Has it changed?  How long does a man have to stand on the fence?  You dedicated your first word to me, Dada….  You were always hiding when I would come home from work so you could surprise me.  I loved coming home to a game with you.  Finding you, catching you into a tickle fight, and running with you through the house….  I can’t afford to play hide and seek with you anymore.  Things are too… different.  I just want to go back to when you were so young.  I want to go back to when you were only ever in my arms.  Your mother left my with such a beautiful parting gift, and I already feel overwhelming regret for even thinking of returning you to her.

Paying for your mother left me with only you, and that was more than enough.  Why do things change so quickly?  I just want my head to leave me alone.  At least give me more time to deal with it.  Tragedy happens when time is faster than your emotions.  But no matter how much everything else hardened my heart, you broke it every time.

I remember when you thought a scraped knee was the end of the world, and Dada was still able to fix it.  I can’t fix it now, but I tried so hard….  You’ve gotten so much bigger and stronger now.  Dada can’t fix you anymore.  I can’t.

Life has just gotten so hard, and I’ve been doing my best.  I’m so sorry… but I’m trying to do what’s best for both of us.  I’m not just thinking about me.  I promise you, you’ve always come first.  But now everything is telling me things are different, and I have to move on.  They tell me not to think about it, or instead to think how horrible you are, how mean you are, how ugly you are… but you still look so beautiful to me.

The world won’t play pretend with us anymore, we can only do that together one more time.  We’re both going to pretend now, OK?  I want us to pretend tonight is exactly the same as everyone other night for the past four years.  Can you do that, sweetie?  I’m pretending right now you’re in your pink jammies.  Shhh… it’s time to go to sleep, OK?  I don’t want to do this, baby.

                Shhh… go to sleep one more time….

      Father of a zombie

Beautiful Brain Leakage

* The irony of this post may be overwhelming to certain people.  Please use extreme caution.  Do not listen to Alanis Morisette’s “Ironic” while reading.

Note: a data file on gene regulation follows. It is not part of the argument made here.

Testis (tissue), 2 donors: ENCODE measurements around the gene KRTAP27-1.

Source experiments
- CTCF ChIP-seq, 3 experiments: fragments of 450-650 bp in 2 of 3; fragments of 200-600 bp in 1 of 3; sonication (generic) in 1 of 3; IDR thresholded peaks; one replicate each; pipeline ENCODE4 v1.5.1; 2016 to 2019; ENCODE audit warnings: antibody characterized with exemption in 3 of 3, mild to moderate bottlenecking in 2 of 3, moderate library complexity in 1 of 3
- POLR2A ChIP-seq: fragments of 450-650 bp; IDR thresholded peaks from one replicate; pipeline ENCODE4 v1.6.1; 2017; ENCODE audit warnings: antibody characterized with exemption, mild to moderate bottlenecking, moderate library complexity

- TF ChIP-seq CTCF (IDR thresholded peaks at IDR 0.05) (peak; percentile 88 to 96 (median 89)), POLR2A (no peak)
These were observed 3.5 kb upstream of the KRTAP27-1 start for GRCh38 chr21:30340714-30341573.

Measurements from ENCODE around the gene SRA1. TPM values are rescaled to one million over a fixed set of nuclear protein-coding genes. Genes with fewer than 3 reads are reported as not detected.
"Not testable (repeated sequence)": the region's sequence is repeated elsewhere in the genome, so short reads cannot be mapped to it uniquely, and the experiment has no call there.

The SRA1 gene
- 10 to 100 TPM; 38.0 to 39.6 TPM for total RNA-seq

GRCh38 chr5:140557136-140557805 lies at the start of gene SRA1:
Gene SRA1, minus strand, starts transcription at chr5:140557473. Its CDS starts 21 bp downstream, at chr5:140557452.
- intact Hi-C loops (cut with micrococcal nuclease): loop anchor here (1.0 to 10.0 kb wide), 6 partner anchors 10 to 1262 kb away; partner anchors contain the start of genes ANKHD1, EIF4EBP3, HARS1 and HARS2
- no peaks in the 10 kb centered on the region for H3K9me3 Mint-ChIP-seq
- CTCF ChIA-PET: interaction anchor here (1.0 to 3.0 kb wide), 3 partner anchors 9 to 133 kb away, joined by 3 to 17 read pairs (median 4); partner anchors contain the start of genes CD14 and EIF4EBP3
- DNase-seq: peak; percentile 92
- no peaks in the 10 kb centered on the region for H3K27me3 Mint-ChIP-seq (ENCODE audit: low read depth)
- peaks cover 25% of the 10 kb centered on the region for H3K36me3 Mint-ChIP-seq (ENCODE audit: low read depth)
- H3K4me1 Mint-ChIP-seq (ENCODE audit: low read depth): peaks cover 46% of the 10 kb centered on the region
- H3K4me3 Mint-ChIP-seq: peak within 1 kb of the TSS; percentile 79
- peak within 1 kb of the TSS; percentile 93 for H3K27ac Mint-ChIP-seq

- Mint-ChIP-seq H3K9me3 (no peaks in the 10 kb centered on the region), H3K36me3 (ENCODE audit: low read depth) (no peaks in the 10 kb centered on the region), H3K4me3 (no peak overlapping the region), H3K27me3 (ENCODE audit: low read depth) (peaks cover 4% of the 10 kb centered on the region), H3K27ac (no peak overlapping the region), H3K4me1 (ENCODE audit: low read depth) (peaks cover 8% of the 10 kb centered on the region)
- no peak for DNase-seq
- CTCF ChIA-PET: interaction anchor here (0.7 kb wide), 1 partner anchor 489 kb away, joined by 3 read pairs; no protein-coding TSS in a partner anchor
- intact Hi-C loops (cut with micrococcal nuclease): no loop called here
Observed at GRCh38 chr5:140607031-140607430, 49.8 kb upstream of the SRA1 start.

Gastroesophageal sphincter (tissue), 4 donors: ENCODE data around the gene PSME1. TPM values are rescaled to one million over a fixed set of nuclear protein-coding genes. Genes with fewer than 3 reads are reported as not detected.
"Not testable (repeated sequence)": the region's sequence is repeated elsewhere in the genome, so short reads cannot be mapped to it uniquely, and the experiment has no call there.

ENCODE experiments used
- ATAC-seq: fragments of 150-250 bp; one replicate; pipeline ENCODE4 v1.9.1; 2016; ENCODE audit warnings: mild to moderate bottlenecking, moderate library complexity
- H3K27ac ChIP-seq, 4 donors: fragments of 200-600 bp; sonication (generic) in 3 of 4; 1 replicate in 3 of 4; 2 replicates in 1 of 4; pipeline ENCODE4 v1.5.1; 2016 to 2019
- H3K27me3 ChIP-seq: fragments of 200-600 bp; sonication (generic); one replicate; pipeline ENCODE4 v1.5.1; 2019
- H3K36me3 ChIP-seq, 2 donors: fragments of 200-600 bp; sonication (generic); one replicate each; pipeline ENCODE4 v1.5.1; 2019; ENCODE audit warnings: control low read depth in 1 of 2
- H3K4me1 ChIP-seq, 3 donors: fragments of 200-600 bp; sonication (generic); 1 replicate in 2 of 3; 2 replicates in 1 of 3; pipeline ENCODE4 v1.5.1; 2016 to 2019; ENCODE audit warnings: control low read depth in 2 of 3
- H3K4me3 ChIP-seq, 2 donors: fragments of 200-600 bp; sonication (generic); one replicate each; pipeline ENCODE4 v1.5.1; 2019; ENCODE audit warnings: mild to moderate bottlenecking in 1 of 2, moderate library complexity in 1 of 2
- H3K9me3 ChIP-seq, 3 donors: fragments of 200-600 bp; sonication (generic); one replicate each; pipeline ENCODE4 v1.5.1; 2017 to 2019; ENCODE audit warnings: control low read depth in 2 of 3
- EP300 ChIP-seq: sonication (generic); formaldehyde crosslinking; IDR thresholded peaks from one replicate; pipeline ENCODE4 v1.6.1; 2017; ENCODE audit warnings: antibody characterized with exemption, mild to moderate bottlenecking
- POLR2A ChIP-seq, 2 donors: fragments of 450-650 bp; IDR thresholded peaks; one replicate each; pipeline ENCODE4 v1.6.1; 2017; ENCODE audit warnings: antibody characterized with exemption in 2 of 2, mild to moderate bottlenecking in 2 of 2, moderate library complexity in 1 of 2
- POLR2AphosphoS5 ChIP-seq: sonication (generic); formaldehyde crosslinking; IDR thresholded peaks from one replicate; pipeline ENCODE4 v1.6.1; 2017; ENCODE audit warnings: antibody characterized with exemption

I have always felt the devastating sense of uncaring when attempting to communicate with others.  Despite the prejudiced truth I believe to be behind my aforementioned, and currently mentioned, words, I cannot help but insist to my mouth that an audience will not listen, even if it is consisted of my closest crowd.  Perhaps most would describe this as timidity, introversion, shyness, or even apathy, but my bias mind would have me agree that it is merely realism.  I would be inclined to agree with you if you thought this was actually pessimism, but after over 20 years of theory, practice, and application in the field, I have found this to be true: those who actively engage in conversation are much more interested in their turn to speak than listening to what you have to say.  This idea may seem cliche, at least to those familiar with the notion, but do not let that taint the accuracy of it.

Let us give a toast to those who not only know this to be true, but fall victim to this regularly, for those people are the ones who turn their attention to creativity; specifically the arts.  Brains are an open container: they are filled with everything from the outside and inside, and when they have to stay inside instead of exiting through speaking or acting, the brain overflows.  When you see an original painting, those paint strokes are the unspoken words to a friend.  When you hear piano notes ringing in your ears, those are the sounds of unheard compliments to a lover.  When you read lines of creative fiction, those are the unexpressed non-fiction words to a family member.  So when you inspect a work of art, listen to what is being said, either implicitly or explicitly,  because those thoughts and emotions did not come from nothing.

The difficulty comes when attempting to return to the creator, as they will deny it wholeheartedly.  They have distanced themselves from their own work and use it symbolically, not personally.  Do your best to comprehend the meaning, then adapt your relationship accordingly.  Best of luck to artists and their contemporaries.